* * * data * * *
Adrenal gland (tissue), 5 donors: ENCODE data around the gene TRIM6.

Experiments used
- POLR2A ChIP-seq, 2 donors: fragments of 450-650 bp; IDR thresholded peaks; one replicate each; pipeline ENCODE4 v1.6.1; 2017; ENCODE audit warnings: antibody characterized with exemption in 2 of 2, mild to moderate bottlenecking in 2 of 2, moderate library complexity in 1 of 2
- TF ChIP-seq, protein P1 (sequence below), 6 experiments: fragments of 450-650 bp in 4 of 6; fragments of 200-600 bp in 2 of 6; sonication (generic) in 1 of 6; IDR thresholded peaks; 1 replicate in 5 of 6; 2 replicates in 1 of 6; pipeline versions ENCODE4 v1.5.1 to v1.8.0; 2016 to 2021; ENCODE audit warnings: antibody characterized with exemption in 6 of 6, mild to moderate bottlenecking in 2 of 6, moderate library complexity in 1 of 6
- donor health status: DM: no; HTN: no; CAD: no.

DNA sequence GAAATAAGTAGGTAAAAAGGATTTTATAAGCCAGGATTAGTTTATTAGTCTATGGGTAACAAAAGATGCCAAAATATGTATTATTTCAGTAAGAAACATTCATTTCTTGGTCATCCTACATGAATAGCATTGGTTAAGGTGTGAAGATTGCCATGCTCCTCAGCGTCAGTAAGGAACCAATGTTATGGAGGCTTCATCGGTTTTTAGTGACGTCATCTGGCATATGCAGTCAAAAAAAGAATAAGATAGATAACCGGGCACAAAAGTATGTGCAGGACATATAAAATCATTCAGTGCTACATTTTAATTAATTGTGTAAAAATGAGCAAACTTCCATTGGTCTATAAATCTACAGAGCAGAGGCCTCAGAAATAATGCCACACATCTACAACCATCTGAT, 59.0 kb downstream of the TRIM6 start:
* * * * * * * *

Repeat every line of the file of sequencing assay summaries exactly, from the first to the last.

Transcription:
Adrenal gland (tissue), 5 donors: ENCODE data around the gene TRIM6.

Experiments used
- POLR2A ChIP-seq, 2 donors: fragments of 450-650 bp; IDR thresholded peaks; one replicate each; pipeline ENCODE4 v1.6.1; 2017; ENCODE audit warnings: antibody characterized with exemption in 2 of 2, mild to moderate bottlenecking in 2 of 2, moderate library complexity in 1 of 2
- TF ChIP-seq, protein P1 (sequence below), 6 experiments: fragments of 450-650 bp in 4 of 6; fragments of 200-600 bp in 2 of 6; sonication (generic) in 1 of 6; IDR thresholded peaks; 1 replicate in 5 of 6; 2 replicates in 1 of 6; pipeline versions ENCODE4 v1.5.1 to v1.8.0; 2016 to 2021; ENCODE audit warnings: antibody characterized with exemption in 6 of 6, mild to moderate bottlenecking in 2 of 6, moderate library complexity in 1 of 6
- donor health status: DM: no; HTN: no; CAD: no.

DNA sequence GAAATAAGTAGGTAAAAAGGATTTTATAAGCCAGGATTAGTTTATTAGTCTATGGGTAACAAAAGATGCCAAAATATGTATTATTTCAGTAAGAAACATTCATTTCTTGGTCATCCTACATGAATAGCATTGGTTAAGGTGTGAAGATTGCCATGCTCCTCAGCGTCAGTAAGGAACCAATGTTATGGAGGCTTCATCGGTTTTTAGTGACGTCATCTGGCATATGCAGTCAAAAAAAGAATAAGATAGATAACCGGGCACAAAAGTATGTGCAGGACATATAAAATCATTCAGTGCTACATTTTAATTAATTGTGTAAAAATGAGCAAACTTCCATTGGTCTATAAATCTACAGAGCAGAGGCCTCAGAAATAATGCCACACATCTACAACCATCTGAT, 59.0 kb downstream of the TRIM6 start: